This is a great article from Ars Technica discussing the dangers of using WiFi hotspots, even those from trusted providers.  Thousands of hotspots are turning up around Delaware advertising xfinitywifi (including one in my own building), a free WiFi network for customers of Comcast’s Xfinity service.  The problem with these WiFi hotspots is that your wireless device has no way to determine if the hotspots are authentic.  This matters because before you are able to use these hotspots, you must first authenticate using your xfinity login and password. 

This is dangerous because there is nothing to prevent a malicious hacker from creating a Hotspot named xfinitywifi and then setting up a fake authentication page to intercept your account login.  The worst part is that once you instruct your device to trust a connection with a WiFi router with that SSID identification (xfinitywifi) it will try to reconnect whenever it sees a Hotspot with that name. 

For this reason, I have stopped using this free service of my cellular provider and Internet service provider.  If you are an xfinity user and absolutely need to use the network of free WiFi routers, I would suggest that you setup an additional ID with Comcast just to use for WiFi access.  When you add this additional ID, you have the option to provide it with no administrative access to your account, so even if it is hacked, no damage can be done to your account or personal information.  Just make sure you use a different password for your dummy account.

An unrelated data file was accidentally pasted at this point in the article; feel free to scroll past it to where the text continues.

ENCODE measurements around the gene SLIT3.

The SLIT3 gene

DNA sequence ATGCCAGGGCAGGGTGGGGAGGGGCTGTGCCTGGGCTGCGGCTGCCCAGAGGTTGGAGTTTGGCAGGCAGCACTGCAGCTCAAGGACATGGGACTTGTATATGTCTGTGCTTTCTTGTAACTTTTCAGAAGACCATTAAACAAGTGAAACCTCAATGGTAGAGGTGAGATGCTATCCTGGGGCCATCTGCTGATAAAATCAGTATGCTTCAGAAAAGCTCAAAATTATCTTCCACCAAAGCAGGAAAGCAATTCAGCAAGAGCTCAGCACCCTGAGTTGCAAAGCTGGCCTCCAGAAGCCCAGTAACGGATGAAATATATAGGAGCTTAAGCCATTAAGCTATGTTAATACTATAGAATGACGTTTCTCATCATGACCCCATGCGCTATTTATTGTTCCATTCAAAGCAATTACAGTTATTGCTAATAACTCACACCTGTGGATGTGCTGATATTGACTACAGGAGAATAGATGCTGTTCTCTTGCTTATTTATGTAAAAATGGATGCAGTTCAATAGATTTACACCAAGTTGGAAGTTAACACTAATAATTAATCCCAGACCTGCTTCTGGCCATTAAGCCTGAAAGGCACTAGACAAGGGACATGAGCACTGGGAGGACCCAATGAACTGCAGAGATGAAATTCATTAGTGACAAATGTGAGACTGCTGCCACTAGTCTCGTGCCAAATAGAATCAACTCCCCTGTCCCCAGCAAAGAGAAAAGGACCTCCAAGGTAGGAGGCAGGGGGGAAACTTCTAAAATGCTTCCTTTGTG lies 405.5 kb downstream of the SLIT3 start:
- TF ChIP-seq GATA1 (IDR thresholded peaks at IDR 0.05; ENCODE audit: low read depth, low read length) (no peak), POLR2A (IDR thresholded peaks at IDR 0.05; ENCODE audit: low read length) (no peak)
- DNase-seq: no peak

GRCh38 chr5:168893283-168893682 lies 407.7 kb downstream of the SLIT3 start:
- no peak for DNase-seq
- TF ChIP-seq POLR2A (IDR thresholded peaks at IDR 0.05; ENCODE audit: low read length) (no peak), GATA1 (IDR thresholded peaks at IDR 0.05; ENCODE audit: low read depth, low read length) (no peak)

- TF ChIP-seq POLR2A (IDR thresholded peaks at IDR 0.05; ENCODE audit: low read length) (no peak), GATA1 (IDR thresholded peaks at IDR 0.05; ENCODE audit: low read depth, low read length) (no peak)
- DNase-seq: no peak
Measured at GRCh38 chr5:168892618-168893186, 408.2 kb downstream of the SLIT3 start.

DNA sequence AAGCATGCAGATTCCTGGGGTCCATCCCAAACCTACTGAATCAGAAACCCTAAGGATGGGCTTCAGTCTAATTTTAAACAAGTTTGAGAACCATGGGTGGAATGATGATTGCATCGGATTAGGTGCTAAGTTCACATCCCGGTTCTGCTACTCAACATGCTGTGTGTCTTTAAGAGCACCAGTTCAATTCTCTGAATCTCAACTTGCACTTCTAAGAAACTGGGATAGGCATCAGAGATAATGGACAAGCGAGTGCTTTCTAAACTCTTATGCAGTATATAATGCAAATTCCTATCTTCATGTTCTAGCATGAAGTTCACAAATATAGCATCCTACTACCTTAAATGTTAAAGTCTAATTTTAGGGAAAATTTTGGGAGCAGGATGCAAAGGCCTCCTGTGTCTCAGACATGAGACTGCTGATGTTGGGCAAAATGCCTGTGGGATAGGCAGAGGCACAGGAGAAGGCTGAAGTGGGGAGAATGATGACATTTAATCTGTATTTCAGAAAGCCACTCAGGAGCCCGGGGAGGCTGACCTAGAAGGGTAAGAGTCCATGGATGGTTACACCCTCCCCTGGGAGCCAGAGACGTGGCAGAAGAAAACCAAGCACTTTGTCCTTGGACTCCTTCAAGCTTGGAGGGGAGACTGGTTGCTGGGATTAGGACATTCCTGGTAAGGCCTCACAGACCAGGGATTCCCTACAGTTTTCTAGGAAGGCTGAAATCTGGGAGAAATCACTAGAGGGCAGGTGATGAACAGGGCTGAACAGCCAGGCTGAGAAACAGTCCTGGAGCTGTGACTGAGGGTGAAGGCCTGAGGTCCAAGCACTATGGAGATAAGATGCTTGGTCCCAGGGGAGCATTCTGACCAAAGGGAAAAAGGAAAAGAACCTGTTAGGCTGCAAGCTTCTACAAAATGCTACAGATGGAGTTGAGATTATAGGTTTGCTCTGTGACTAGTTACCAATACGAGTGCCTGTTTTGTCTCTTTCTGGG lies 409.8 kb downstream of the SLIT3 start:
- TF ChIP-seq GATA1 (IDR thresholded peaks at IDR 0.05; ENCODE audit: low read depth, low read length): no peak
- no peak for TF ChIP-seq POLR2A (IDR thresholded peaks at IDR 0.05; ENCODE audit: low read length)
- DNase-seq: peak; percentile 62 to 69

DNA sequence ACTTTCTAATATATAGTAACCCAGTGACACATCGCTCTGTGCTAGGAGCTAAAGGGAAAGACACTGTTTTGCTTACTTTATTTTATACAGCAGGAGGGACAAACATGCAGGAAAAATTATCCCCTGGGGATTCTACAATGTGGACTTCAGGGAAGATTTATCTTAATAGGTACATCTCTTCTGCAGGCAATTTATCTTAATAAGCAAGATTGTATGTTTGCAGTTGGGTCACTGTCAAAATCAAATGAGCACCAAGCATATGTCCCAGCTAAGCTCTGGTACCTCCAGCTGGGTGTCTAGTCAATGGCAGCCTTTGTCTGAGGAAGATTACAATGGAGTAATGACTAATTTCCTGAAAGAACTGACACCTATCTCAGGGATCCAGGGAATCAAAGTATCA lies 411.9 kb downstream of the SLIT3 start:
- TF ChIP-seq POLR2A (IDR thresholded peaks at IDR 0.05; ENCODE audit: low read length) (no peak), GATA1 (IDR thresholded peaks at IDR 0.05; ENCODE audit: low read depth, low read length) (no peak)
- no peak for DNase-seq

Apple’s iOS Activation Lock is Helping Reduce Cell Phone Theft

Enable Find My iPad in Settings

iMore has an article indicating that theft of iPhones has drastically declined thanks to the activation lock feature that was introduced in iOS. Activation Lock is a feature of “Find My iPhone” that requires that your iTunes username and password be used when trying to erase a device or reactivating a device. Apple prompts you to enable “Find My iPhone” during the initial setup. After being enabled, a device cannot be erased or re-activated without the iTunes username and password being entered.

This feature works on any device that iOS 7 can be installed on. That includes all models of the iPhone and iPad currently being sold. To determine if you have this feature enabled, check settings, iCloud, and make sure Find My iPad is enabled. For more information see Apple’s support page.